To save this undefined to your undefined account, please select one or more formats and confirm that you agree to abide by our usage policies. If this is the first time you used this feature, you will be asked to authorise Cambridge Core to connect with your undefined account.
Find out more about saving content to .
To save this article to your Kindle, first ensure email@example.com is added to your Approved Personal Document E-mail List under your Personal Document Settings on the Manage Your Content and Devices page of your Amazon account. Then enter the ‘name’ part of your Kindle email address below.
Find out more about saving to your Kindle.
Note you can select to save to either the @free.kindle.com or @kindle.com variations. ‘@free.kindle.com’ emails are free but can only be saved to your device when it is connected to wi-fi. ‘@kindle.com’ emails can be delivered even when you are not connected to wi-fi, but note that service fees apply.
In 1520 Luther wrote To the Christian Nobility urging 27 proposals for the reformation of the Church. One of these called for the reform of the universities. Taking up the humanist principle of returning to ancient sources, its aim was to encourage the intensive study of Scripture. Four years later Luther developed this proposal when he wrote To the Councillors of all German Towns, That they should Establish and Maintain Christian Schools. Luther started from the rediscovery of the Gospel; his concern was that this precious experience might be lost again, and that the ‘thunderstorm of God's Word’ might move away. Appropriate forms of education therefore needed to be developed both for young people and for the clergy, in order that the rediscovered Gospel might be preserved: ‘Whoever can grip and hold must grip tight and hold fast.’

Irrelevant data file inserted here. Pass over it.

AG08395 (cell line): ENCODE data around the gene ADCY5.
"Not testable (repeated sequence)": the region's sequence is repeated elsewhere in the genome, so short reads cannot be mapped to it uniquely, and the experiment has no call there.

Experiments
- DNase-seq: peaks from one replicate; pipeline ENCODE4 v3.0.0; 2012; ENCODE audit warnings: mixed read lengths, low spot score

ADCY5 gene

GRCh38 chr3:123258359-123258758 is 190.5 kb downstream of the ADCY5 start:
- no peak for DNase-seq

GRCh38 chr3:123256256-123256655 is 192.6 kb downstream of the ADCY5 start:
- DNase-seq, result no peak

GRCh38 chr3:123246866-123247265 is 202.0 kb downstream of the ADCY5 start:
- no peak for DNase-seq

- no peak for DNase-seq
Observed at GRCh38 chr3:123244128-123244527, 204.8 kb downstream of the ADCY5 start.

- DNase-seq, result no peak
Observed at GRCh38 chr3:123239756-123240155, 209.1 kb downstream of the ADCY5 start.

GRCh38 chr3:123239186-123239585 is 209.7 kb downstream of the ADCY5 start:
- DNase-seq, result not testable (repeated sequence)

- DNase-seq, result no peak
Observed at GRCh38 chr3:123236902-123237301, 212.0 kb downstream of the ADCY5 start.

Several years before the mode of Christ's eucharistic presence became a controverted issue which would presently provoke a lasting schism among the Churches of the Reformation, Luther could unaffectedly propound the traditional dogma of the bodily presence of Christ in the Sacrament of the Altar as a necessary consequence of the evangelical quest for the sensus grammaticus of the words of institution. The same exegetical method which led to his reappropriation of the doctrine of the justification of the sinner ‘by grace, for Christ's sake, through faith’ obliged him to confess that ‘the bread is the body of Christ’. Already here, in the mordantly anti-Roman treatise On the Babylonian Captivity of the Church, Luther has laid his finger on the model in terms of which he will understand the real presence to the end of his days: the consecrated host is the body of Christ, just as the assumed humanity of jesus Christ is the Son of God. The displacement of the scholastic theory of transubstantiation by the model of the incarnate person illustrates the Reformer's allegiance to the Chalcedonian Definition: ‘Luther is really replacing Aristotelian categories by those derived from Chalcedonian christology, to which he remained faithful: “unconfusedly, unchangeably, indivisibly, inseparably”.’ While the doctrine of the real presence moved from the periphery to the centre of Luther's theology and piety as the 1520s wore on, his conception of the modality of the eucharistic presence remained constant throughout.